But when I got asked on Twitter about my take on this New York Times article that I'd seen a bunch of people in my feed talking about (the article titled "Who is the Bad Art Friend?"), I decided to put aside what I was working on for tomorrow (today) and see if I couldn't at least drop something in the "luke warm to tepid" range for a change.
Should a writer be able to draw on anything for the inspiration for their writing?
Well…yes, but the reason this particular story has gone viral—other than the Jersey Shore level drama between the two actors—is because there's much more than just this question going on even if it doesn't look like it.
I read the whole messy sordid story (twice). At first my jaw was just on the floor, but then I really tried to think about what would be a useful lesson for writers. I also looked around at a few of the higher-profile responses to see what other people were saying. I don't want to add to what I've already seen about who did what, and I'm not going to bother trying to figure out which of these two breathtakingly inconsiderate people was more to blame.
I can't begin to untangle that trainwreck. It's like watching the first season of Schitt's Creek--you sort of just hope everybody gets hit by a bus.
I wouldn't even know where to start. There's so much culpability and bad behavior that it would be impossible to figure out where one person's assholery ends and another begins. Group chatting about someone behind their back is just bullying, awful, behavior, but it happens all the time, and suing over that… (I once became the Storyteller of a game with a heavy online component and was given access to the locked message boards, including conversations the former ST's were having about me. It was not flattering stuff.) Larson admits lifting text verbatim and not even changing it (which might not be legal copyright infringement, but it's definitely plagiarism—a no-no in ANY writing world). Dorland's inability to simply be pissed for a while that someone she thought was a friend was really (REALLY) not, and then let go instead of engaging in a sustained campaign of often litigious harassment and stalking panels and shit is petulant to the point of spite and rancor. Obviously planetoid-size egos are at work here among both parties, one of whom seems unable to say, "I did do that, and I'm really sorry," and the other unable to say "I can't sue you into being a friend or a decent human, but I'm livid that you acted in such bad faith."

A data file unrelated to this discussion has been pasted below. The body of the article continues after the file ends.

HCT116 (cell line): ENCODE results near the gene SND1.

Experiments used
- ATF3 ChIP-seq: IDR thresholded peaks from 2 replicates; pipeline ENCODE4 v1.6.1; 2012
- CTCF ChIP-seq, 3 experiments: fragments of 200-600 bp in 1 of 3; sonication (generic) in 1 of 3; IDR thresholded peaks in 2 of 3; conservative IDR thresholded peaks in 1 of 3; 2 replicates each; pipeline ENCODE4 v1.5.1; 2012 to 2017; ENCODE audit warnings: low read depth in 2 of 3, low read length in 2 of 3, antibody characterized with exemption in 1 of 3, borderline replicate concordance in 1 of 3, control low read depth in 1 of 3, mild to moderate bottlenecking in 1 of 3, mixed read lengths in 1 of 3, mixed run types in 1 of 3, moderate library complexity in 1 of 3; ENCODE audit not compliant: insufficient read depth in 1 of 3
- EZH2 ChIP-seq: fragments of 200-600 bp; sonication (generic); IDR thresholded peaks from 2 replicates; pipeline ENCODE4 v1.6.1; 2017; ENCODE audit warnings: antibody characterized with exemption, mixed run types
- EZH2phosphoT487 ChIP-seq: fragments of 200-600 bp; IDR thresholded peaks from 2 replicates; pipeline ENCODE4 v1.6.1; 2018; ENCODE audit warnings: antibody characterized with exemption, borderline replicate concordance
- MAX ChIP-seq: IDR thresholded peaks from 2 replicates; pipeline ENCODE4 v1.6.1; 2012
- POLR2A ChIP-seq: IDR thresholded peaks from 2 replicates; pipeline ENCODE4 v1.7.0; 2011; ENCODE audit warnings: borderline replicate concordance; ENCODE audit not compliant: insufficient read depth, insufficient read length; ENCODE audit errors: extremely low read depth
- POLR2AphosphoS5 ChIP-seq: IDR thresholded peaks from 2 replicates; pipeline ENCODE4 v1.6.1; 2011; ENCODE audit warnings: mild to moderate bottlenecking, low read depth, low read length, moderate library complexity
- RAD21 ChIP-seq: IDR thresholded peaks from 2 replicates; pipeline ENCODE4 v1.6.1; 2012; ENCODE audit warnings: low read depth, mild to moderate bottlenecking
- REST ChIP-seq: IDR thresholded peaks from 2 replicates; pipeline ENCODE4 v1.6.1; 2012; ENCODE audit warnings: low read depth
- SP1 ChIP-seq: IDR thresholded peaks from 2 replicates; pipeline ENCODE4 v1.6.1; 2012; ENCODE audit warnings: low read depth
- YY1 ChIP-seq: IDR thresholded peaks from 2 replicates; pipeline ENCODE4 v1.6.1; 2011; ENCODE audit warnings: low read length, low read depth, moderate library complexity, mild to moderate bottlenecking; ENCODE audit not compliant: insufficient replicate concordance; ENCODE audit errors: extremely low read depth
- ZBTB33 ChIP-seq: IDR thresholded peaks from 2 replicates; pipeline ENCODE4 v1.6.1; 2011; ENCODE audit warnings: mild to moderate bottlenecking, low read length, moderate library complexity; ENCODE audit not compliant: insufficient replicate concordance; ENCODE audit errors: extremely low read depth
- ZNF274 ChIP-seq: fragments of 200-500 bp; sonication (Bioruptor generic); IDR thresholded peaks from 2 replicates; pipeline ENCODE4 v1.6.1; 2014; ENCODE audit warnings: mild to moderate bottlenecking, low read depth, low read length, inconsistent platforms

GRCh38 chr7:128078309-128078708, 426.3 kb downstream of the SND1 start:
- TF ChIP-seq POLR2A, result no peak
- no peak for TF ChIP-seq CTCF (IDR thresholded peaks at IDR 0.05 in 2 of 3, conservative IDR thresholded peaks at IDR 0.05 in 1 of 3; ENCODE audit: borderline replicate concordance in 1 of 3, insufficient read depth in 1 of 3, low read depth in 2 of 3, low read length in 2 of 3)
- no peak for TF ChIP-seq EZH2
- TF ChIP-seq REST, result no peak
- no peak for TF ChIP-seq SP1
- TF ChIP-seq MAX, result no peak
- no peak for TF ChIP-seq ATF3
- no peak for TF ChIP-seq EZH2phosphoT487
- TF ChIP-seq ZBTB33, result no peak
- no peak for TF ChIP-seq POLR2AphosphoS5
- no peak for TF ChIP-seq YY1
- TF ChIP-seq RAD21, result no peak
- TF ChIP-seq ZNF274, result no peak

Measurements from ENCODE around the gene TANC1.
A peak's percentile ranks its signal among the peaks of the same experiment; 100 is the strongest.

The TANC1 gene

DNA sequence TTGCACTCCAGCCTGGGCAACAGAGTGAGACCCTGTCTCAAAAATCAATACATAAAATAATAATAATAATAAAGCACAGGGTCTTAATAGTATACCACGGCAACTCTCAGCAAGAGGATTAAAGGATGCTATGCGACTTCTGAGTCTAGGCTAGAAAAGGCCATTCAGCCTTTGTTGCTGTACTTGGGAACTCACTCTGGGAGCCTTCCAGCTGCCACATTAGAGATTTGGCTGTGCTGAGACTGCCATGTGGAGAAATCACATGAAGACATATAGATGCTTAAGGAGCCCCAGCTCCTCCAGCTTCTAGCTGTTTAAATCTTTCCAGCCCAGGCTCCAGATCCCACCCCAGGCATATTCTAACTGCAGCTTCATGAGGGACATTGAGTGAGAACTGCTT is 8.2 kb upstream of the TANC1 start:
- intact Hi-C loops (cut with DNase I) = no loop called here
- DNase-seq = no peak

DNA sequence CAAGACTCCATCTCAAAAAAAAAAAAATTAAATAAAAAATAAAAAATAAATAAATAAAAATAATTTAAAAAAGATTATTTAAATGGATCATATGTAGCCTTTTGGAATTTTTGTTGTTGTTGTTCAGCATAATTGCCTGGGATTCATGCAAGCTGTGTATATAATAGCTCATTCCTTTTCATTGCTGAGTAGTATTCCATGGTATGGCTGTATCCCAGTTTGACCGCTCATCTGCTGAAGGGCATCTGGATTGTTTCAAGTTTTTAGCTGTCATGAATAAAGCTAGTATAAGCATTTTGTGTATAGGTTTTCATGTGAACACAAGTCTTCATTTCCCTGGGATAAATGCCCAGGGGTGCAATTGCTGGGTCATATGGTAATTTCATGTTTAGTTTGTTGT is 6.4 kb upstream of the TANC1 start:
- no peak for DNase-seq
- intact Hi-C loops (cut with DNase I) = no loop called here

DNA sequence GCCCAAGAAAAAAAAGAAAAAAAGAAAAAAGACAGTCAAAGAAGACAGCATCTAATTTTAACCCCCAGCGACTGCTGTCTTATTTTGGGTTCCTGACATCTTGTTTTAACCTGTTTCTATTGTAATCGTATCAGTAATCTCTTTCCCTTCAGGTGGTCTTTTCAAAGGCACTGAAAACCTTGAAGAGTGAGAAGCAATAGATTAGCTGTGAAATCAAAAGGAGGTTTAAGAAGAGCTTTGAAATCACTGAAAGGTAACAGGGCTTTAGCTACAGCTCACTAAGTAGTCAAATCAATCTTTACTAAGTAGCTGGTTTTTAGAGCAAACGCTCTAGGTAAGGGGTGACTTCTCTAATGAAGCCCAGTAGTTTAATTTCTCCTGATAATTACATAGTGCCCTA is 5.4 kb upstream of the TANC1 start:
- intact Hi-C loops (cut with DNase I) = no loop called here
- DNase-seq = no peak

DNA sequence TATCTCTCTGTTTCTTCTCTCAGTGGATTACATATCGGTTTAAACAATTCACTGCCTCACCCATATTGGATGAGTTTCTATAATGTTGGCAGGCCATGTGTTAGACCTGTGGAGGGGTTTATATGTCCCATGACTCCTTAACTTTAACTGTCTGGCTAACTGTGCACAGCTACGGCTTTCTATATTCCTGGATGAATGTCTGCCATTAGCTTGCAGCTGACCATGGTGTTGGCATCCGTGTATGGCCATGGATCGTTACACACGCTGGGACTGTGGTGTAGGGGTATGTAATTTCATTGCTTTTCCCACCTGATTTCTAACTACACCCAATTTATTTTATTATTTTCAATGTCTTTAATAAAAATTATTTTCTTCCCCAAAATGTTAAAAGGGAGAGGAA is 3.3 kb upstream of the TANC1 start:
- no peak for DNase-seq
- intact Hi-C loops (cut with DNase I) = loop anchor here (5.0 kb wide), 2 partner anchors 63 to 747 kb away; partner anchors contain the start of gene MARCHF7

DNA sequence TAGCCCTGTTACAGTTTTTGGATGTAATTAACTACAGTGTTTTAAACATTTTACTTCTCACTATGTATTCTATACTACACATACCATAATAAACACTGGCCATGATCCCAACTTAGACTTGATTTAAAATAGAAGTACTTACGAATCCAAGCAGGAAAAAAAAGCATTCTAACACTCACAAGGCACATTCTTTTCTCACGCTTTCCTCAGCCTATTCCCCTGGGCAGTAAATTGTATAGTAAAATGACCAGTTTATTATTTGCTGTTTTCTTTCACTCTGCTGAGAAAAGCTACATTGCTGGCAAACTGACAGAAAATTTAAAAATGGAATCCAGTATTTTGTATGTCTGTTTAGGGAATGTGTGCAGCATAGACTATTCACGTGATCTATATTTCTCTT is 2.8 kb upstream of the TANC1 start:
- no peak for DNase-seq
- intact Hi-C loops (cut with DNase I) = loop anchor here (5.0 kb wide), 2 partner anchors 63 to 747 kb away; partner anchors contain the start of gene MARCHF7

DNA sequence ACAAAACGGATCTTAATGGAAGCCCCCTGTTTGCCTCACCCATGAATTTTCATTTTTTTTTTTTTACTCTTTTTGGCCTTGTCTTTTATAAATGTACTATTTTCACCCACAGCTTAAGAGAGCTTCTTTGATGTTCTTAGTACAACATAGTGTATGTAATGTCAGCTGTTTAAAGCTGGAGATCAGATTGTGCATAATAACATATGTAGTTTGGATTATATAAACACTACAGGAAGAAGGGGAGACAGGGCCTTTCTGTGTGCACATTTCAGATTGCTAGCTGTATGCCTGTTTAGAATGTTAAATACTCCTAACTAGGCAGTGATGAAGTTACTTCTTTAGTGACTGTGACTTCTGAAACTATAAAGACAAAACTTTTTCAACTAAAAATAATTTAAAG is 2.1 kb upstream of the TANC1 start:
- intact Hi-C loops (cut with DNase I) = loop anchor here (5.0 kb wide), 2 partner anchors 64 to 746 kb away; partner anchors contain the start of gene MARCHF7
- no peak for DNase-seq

I'm NOT going to answer the question of who's the worst faith actor here. It is fundamentally unanswerable. Yikes on bikes all around.